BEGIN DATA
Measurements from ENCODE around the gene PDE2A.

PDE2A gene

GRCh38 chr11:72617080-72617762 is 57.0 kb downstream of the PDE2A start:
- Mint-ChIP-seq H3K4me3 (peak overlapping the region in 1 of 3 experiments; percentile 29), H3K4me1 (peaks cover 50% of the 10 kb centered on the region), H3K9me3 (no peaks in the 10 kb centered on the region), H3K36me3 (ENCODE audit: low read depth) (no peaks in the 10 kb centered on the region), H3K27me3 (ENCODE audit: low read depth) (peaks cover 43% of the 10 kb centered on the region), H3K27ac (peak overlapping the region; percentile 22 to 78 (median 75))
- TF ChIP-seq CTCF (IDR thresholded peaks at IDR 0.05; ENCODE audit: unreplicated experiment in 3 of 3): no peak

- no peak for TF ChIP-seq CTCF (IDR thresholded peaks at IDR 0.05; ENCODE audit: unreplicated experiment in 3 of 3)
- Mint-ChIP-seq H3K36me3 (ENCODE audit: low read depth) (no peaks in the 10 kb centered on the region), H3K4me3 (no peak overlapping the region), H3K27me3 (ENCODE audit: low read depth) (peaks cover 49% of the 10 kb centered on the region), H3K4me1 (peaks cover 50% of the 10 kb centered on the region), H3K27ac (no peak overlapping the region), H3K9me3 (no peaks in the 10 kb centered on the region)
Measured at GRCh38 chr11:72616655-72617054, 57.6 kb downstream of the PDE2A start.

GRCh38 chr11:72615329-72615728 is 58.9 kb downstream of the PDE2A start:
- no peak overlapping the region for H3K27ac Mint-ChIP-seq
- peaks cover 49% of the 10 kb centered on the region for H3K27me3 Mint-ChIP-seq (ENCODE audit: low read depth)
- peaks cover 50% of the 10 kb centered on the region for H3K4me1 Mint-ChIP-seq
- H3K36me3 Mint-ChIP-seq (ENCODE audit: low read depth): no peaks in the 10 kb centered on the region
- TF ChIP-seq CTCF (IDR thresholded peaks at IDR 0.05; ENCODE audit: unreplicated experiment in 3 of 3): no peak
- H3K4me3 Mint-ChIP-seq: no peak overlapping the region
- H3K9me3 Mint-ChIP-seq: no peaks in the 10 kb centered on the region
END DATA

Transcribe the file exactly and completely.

Measurements from ENCODE around the gene PDE2A.

PDE2A gene

GRCh38 chr11:72617080-72617762 is 57.0 kb downstream of the PDE2A start:
- Mint-ChIP-seq H3K4me3 (peak overlapping the region in 1 of 3 experiments; percentile 29), H3K4me1 (peaks cover 50% of the 10 kb centered on the region), H3K9me3 (no peaks in the 10 kb centered on the region), H3K36me3 (ENCODE audit: low read depth) (no peaks in the 10 kb centered on the region), H3K27me3 (ENCODE audit: low read depth) (peaks cover 43% of the 10 kb centered on the region), H3K27ac (peak overlapping the region; percentile 22 to 78 (median 75))
- TF ChIP-seq CTCF (IDR thresholded peaks at IDR 0.05; ENCODE audit: unreplicated experiment in 3 of 3): no peak

- no peak for TF ChIP-seq CTCF (IDR thresholded peaks at IDR 0.05; ENCODE audit: unreplicated experiment in 3 of 3)
- Mint-ChIP-seq H3K36me3 (ENCODE audit: low read depth) (no peaks in the 10 kb centered on the region), H3K4me3 (no peak overlapping the region), H3K27me3 (ENCODE audit: low read depth) (peaks cover 49% of the 10 kb centered on the region), H3K4me1 (peaks cover 50% of the 10 kb centered on the region), H3K27ac (no peak overlapping the region), H3K9me3 (no peaks in the 10 kb centered on the region)
Measured at GRCh38 chr11:72616655-72617054, 57.6 kb downstream of the PDE2A start.

GRCh38 chr11:72615329-72615728 is 58.9 kb downstream of the PDE2A start:
- no peak overlapping the region for H3K27ac Mint-ChIP-seq
- peaks cover 49% of the 10 kb centered on the region for H3K27me3 Mint-ChIP-seq (ENCODE audit: low read depth)
- peaks cover 50% of the 10 kb centered on the region for H3K4me1 Mint-ChIP-seq
- H3K36me3 Mint-ChIP-seq (ENCODE audit: low read depth): no peaks in the 10 kb centered on the region
- TF ChIP-seq CTCF (IDR thresholded peaks at IDR 0.05; ENCODE audit: unreplicated experiment in 3 of 3): no peak
- H3K4me3 Mint-ChIP-seq: no peak overlapping the region
- H3K9me3 Mint-ChIP-seq: no peaks in the 10 kb centered on the region